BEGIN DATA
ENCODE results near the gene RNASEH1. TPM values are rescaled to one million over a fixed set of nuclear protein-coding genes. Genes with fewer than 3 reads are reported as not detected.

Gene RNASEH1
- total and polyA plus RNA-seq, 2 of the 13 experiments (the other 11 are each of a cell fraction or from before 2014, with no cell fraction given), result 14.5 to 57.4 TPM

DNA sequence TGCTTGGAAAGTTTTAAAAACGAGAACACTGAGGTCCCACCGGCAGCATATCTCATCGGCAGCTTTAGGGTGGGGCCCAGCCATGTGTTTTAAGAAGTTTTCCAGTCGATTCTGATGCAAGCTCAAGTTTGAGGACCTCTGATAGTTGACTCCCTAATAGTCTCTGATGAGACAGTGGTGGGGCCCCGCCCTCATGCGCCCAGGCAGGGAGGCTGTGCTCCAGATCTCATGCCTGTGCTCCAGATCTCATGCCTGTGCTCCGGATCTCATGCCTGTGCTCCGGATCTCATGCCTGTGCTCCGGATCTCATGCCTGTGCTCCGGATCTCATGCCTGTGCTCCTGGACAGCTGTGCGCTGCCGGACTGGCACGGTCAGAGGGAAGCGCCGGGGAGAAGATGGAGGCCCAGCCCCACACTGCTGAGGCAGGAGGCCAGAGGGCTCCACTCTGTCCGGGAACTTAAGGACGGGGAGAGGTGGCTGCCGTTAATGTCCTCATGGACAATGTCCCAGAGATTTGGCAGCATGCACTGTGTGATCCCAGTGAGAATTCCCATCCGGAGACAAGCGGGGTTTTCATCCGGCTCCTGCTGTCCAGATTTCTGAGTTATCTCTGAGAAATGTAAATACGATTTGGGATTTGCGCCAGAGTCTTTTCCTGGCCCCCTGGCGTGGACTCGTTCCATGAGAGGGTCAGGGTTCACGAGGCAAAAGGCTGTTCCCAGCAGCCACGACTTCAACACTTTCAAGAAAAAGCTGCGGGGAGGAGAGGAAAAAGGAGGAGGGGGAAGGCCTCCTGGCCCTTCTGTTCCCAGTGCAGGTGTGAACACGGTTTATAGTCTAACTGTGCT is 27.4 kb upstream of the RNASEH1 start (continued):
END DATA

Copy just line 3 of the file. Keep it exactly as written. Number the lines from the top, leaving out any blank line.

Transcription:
- total and polyA plus RNA-seq, 2 of the 13 experiments (the other 11 are each of a cell fraction or from before 2014, with no cell fraction given), result 14.5 to 57.4 TPM